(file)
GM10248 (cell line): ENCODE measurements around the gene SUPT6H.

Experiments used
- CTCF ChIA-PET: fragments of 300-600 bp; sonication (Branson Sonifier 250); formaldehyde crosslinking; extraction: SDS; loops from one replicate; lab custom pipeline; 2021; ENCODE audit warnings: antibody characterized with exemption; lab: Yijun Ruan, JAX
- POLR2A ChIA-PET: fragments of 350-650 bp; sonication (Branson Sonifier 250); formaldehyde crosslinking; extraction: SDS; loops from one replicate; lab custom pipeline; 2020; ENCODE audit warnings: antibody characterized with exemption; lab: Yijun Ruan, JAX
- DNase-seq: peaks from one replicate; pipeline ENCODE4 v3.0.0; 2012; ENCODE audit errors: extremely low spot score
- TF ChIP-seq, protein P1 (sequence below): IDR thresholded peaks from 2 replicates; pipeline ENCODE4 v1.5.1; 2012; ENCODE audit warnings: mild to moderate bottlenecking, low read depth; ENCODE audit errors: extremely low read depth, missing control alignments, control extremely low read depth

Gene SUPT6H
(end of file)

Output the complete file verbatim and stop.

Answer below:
GM10248 (cell line): ENCODE measurements around the gene SUPT6H.

Experiments used
- CTCF ChIA-PET: fragments of 300-600 bp; sonication (Branson Sonifier 250); formaldehyde crosslinking; extraction: SDS; loops from one replicate; lab custom pipeline; 2021; ENCODE audit warnings: antibody characterized with exemption; lab: Yijun Ruan, JAX
- POLR2A ChIA-PET: fragments of 350-650 bp; sonication (Branson Sonifier 250); formaldehyde crosslinking; extraction: SDS; loops from one replicate; lab custom pipeline; 2020; ENCODE audit warnings: antibody characterized with exemption; lab: Yijun Ruan, JAX
- DNase-seq: peaks from one replicate; pipeline ENCODE4 v3.0.0; 2012; ENCODE audit errors: extremely low spot score
- TF ChIP-seq, protein P1 (sequence below): IDR thresholded peaks from 2 replicates; pipeline ENCODE4 v1.5.1; 2012; ENCODE audit warnings: mild to moderate bottlenecking, low read depth; ENCODE audit errors: extremely low read depth, missing control alignments, control extremely low read depth

Gene SUPT6H